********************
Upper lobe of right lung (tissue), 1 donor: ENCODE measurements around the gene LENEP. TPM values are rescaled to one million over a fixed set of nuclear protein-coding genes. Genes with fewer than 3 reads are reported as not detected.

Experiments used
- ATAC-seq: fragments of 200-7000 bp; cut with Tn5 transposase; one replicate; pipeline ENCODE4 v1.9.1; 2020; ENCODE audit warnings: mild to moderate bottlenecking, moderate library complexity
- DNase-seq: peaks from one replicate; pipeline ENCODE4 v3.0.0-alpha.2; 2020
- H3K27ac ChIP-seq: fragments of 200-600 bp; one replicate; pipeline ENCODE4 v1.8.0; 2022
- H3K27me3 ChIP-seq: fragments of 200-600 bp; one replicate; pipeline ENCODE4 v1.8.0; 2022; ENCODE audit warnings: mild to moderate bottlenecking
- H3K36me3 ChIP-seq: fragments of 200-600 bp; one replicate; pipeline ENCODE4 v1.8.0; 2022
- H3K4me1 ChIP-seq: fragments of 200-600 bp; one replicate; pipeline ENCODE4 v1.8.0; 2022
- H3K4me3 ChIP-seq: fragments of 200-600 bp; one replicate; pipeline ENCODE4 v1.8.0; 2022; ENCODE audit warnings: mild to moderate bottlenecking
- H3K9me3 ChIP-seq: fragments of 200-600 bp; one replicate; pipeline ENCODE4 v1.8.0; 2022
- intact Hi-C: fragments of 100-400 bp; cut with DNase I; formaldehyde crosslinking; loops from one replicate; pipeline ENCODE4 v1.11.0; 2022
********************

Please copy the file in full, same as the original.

Upper lobe of right lung (tissue), 1 donor: ENCODE measurements around the gene LENEP. TPM values are rescaled to one million over a fixed set of nuclear protein-coding genes. Genes with fewer than 3 reads are reported as not detected.

Experiments used
- ATAC-seq: fragments of 200-7000 bp; cut with Tn5 transposase; one replicate; pipeline ENCODE4 v1.9.1; 2020; ENCODE audit warnings: mild to moderate bottlenecking, moderate library complexity
- DNase-seq: peaks from one replicate; pipeline ENCODE4 v3.0.0-alpha.2; 2020
- H3K27ac ChIP-seq: fragments of 200-600 bp; one replicate; pipeline ENCODE4 v1.8.0; 2022
- H3K27me3 ChIP-seq: fragments of 200-600 bp; one replicate; pipeline ENCODE4 v1.8.0; 2022; ENCODE audit warnings: mild to moderate bottlenecking
- H3K36me3 ChIP-seq: fragments of 200-600 bp; one replicate; pipeline ENCODE4 v1.8.0; 2022
- H3K4me1 ChIP-seq: fragments of 200-600 bp; one replicate; pipeline ENCODE4 v1.8.0; 2022
- H3K4me3 ChIP-seq: fragments of 200-600 bp; one replicate; pipeline ENCODE4 v1.8.0; 2022; ENCODE audit warnings: mild to moderate bottlenecking
- H3K9me3 ChIP-seq: fragments of 200-600 bp; one replicate; pipeline ENCODE4 v1.8.0; 2022
- intact Hi-C: fragments of 100-400 bp; cut with DNase I; formaldehyde crosslinking; loops from one replicate; pipeline ENCODE4 v1.11.0; 2022